“I have called this phenomenon of stealing common knowledge and indigenous science... intellectual piracy.According to patent systems we shouldn't be able to patent what exists as prior art. But the United States patent system is somewhat perverted… it does not treat the prior art of other societies as prior art.” - Dr Vandana Shiva

There are countless examples of this practice. The brand retains a tie with Indian/Hindu culture, a badge of authenticity and trades upon the cultural value of this association. In most cases what is then offered to the consumer has little in common with the idea that the word or symbol expresses in its indigenous context:

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The United States Patent and Trademark Office currently lists 2268 live registrations for trademarks containing the term ‘yoga’. A number of these applications are from well known teachers seeking to cement their brand identity and copyright the coupling of their name with the word yoga.

“Brands will become religions and some individuals, who are seen as an expression of their brands, will themselves become religions.” - Jasper Kunde

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Note: this ad boasts that Kino MacGregor has “over 1 million followers and students around the world. I wonder if Jesus had this many followers during his lifetime.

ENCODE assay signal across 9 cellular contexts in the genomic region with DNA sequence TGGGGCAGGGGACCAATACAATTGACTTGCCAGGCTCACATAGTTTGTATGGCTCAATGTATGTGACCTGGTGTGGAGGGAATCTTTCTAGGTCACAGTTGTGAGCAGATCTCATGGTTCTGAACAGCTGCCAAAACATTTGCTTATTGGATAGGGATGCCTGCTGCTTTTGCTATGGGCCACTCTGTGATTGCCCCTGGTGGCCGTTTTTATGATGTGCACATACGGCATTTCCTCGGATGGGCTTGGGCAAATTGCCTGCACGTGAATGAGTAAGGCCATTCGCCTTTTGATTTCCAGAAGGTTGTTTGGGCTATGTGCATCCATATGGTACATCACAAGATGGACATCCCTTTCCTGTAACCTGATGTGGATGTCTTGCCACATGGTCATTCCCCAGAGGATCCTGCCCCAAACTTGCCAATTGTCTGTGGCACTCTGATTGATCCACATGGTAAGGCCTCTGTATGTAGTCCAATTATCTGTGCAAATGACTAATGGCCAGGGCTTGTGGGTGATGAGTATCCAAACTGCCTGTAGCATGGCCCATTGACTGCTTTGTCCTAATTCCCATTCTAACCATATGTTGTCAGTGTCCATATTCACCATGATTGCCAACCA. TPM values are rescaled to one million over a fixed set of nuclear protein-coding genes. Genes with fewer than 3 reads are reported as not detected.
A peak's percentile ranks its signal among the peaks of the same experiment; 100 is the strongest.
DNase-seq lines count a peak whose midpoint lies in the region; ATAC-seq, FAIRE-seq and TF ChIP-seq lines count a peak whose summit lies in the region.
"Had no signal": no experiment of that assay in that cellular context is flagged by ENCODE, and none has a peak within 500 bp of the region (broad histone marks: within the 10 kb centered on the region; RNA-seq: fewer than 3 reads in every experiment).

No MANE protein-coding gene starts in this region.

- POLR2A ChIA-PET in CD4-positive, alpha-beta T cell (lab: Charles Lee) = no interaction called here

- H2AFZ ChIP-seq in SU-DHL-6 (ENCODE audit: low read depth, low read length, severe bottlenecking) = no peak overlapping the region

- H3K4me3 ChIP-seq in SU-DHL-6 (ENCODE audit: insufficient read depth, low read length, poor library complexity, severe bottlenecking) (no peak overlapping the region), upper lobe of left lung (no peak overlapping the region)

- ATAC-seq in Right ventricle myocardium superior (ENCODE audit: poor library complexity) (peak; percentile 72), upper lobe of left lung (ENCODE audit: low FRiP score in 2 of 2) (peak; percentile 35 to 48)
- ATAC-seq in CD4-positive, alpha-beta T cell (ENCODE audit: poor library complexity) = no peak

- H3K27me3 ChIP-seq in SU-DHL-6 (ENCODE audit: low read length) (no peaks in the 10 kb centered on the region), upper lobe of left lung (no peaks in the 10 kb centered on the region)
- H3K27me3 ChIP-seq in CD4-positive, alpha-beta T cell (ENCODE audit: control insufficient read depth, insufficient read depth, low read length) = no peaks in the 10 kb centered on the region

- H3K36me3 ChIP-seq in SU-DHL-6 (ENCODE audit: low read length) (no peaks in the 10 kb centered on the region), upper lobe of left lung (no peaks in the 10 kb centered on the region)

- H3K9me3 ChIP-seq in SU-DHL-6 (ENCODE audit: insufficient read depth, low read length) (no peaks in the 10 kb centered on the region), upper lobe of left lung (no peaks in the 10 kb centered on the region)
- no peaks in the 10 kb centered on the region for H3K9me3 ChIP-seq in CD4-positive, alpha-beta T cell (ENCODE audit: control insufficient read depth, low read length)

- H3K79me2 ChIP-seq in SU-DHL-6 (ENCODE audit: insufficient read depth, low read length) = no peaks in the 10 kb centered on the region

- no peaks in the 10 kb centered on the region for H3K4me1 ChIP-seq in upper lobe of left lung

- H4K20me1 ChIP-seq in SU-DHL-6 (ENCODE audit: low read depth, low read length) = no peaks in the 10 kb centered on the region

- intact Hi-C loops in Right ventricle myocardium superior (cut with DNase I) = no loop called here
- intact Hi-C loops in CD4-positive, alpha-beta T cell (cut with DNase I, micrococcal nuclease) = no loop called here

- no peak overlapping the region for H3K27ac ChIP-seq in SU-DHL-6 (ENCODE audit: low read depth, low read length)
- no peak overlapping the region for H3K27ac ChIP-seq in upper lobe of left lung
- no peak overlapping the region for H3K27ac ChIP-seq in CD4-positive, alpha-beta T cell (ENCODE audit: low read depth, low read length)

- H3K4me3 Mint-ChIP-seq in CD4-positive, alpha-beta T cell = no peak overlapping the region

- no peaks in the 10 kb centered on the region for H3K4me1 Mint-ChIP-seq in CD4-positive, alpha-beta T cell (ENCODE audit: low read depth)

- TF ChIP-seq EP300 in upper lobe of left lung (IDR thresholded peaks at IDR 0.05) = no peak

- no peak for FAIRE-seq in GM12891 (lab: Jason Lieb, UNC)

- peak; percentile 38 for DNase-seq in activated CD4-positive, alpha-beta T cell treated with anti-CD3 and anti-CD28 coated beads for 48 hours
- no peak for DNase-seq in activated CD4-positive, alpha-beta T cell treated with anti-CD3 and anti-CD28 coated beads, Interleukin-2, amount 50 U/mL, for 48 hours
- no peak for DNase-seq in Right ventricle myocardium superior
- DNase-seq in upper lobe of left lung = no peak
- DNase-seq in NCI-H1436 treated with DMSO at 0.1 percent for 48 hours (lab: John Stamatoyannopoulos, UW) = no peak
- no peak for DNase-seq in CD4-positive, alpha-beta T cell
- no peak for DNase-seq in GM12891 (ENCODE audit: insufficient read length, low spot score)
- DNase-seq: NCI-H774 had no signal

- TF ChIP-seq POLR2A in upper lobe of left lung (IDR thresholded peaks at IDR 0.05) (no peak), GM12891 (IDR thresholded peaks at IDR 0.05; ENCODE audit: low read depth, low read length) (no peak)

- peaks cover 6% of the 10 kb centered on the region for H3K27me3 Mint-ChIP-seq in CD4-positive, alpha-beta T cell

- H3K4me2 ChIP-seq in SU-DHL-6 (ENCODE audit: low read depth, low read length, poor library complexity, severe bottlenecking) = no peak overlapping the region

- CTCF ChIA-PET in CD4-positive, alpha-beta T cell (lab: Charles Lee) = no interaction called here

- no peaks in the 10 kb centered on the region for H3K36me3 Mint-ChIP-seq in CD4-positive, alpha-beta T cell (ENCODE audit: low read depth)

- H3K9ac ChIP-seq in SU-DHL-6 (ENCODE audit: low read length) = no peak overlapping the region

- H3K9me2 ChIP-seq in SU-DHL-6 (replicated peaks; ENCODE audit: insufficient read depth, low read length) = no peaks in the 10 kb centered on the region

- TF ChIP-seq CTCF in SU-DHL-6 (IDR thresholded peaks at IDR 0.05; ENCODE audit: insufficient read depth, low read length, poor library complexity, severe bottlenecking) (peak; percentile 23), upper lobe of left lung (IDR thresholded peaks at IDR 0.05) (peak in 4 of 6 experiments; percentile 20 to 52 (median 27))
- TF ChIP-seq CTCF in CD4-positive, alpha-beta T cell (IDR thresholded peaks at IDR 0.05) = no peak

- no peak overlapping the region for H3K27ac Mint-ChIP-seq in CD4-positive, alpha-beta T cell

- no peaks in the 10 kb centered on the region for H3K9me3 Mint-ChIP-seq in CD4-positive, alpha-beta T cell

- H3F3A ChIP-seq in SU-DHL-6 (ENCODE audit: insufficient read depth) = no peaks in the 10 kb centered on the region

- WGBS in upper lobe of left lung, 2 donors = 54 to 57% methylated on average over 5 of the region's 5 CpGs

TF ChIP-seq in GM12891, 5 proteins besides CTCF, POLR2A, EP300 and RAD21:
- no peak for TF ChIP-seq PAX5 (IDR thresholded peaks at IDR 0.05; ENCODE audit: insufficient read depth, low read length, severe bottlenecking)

Appropriation deniers claim that noone can own or control yoga - and yet businesses like those above, are making proprietary claims over the words and symbols that form its cultural landscape. Branding is a form of declared ownership. A popular fallacy is that because yogic knowledge deals in existential truth, it is therefore freely available for the benefit of all. This position rests upon a false sense of entitlement that typically takes freely with one hand whilst profiting on the other without any form of accountability to the parent culture. Indigenous wisdom is proclaimed as ‘a gift’ to the whole world and yet this so called gift is then sold on and exploited for profit. The yoga industrial complex asserts ownership of yoga every day - protected by neocolonial legal systems and supported by prejudiced media platforms that present corporate hegemony as the natural order.